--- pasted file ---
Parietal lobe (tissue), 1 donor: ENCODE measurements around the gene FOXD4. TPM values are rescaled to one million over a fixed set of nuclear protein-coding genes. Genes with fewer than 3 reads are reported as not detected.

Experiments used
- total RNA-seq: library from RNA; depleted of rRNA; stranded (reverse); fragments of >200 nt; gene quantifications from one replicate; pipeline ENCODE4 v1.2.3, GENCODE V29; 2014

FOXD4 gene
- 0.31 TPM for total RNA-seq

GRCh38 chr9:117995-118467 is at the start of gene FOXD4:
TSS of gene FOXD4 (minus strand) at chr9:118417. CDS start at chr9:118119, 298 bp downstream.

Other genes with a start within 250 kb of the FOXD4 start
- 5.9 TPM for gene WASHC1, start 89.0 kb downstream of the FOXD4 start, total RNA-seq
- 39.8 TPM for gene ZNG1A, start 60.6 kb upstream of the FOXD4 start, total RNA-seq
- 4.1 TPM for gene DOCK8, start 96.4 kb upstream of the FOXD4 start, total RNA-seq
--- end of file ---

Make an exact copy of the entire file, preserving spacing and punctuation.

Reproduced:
Parietal lobe (tissue), 1 donor: ENCODE measurements around the gene FOXD4. TPM values are rescaled to one million over a fixed set of nuclear protein-coding genes. Genes with fewer than 3 reads are reported as not detected.

Experiments used
- total RNA-seq: library from RNA; depleted of rRNA; stranded (reverse); fragments of >200 nt; gene quantifications from one replicate; pipeline ENCODE4 v1.2.3, GENCODE V29; 2014

FOXD4 gene
- 0.31 TPM for total RNA-seq

GRCh38 chr9:117995-118467 is at the start of gene FOXD4:
TSS of gene FOXD4 (minus strand) at chr9:118417. CDS start at chr9:118119, 298 bp downstream.

Other genes with a start within 250 kb of the FOXD4 start
- 5.9 TPM for gene WASHC1, start 89.0 kb downstream of the FOXD4 start, total RNA-seq
- 39.8 TPM for gene ZNG1A, start 60.6 kb upstream of the FOXD4 start, total RNA-seq
- 4.1 TPM for gene DOCK8, start 96.4 kb upstream of the FOXD4 start, total RNA-seq